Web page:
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ethical dimension to global capitalism?

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An ethical dimension to global capitalism? Is that an oxymoron?

Pope Benedict XVI denounced the profit-at-all-cost mentality that he says is behind Europe’s current economic crisis as he arrived in hard-hit Spain on Thursday, and said morals and ethics must play a greater role in formulating economic policy in the future.  http://www.theblaze.com/stories/pope-demands-greater-morals-ethics-in-global-economic-policy/

“The economy doesn’t function with market self-regulation [read deregulation of markets] but needs an ethical reason to work for mankind,” he told reporters traveling aboard the papal plane. “Man must be at the center of the economy, and the economy cannot be measured only by maximization of profit but rather according to the common good.” [Emphasis added]  http://www.theblaze.com/stories/pope-demands-greater-morals-ethics-in-global-economic-policy/

The thing is, he has been saying that for some time. In July 2009:

The pope today called for a “profoundly new way” of organising global finance and business, calling for a new social and ethical dimension to capitalism and arguing the case for a new world political authority to help champion “the common good”.  http://www.guardian.co.uk/world/2009/jul/07/pope-capitalism-abortion

and again:

Pope Benedict XVI today called for reforming the United Nations and establishing a “true world political authority” with “real teeth” to manage the global economy with God-centered ethics.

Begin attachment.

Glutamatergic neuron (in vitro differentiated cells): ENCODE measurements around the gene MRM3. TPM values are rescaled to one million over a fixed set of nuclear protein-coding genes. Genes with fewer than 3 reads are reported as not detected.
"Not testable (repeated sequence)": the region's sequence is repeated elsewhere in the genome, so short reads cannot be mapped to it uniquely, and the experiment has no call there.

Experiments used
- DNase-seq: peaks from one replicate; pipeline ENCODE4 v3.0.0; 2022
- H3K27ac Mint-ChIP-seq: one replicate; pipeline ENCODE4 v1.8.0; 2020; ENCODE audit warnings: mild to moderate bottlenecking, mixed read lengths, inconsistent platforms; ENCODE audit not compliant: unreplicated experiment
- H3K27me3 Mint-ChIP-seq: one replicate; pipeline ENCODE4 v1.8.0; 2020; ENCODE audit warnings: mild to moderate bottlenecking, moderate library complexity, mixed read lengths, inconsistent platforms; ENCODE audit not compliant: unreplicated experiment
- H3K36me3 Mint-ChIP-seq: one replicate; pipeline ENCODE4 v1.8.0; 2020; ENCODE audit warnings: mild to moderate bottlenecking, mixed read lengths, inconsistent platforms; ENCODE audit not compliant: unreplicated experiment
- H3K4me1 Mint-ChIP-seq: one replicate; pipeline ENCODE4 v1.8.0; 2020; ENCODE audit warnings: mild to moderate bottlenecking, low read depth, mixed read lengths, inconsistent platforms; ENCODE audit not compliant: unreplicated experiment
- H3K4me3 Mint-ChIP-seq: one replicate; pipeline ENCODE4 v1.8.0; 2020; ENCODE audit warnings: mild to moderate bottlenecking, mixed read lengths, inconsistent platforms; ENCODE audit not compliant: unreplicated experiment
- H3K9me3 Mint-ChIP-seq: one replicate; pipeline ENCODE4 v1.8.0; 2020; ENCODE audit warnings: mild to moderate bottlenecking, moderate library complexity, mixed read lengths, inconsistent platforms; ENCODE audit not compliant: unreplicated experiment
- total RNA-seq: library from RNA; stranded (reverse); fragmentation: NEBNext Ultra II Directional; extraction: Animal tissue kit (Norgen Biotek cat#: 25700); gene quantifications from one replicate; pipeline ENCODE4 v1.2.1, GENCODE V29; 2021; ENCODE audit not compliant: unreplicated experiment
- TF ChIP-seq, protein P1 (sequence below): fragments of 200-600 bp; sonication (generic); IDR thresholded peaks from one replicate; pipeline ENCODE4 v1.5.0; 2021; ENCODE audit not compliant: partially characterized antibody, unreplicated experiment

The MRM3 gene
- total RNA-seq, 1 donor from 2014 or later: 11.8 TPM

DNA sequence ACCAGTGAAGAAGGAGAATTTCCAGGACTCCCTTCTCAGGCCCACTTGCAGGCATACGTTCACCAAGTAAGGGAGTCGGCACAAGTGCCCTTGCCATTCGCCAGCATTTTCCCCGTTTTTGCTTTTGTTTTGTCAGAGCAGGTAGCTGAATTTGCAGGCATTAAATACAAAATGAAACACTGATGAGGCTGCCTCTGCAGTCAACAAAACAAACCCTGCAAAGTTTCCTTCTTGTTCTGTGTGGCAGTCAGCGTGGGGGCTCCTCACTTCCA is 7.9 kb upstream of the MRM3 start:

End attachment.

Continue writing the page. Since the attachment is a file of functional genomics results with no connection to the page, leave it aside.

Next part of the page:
In his third encyclical, a major teaching, released as the G-8 summit begins in Italy, the pope says such an authority is urgently needed to end the current worldwide financial crisis. It should “revive” damaged economies, reach toward “disarmament, food security and peace,” protect the environment and “regulate migration.”

Benedict writes, “The market is not, and must not become, the place where the strong subdue the weak.”

The encyclical, Caritas in Veritate (Charity in Truth) is a theologically dense explication of Catholic social teaching that draws heavily from earlier popes, particularly PaulVI’s critique of capitalism 42 years ago. And echoing his predecessor John Paul II, Benedict says, “every economic decision has a moral consequence.” http://www.usatoday.com/news/religion/2009-07-07-pope-encyclical_N.htm

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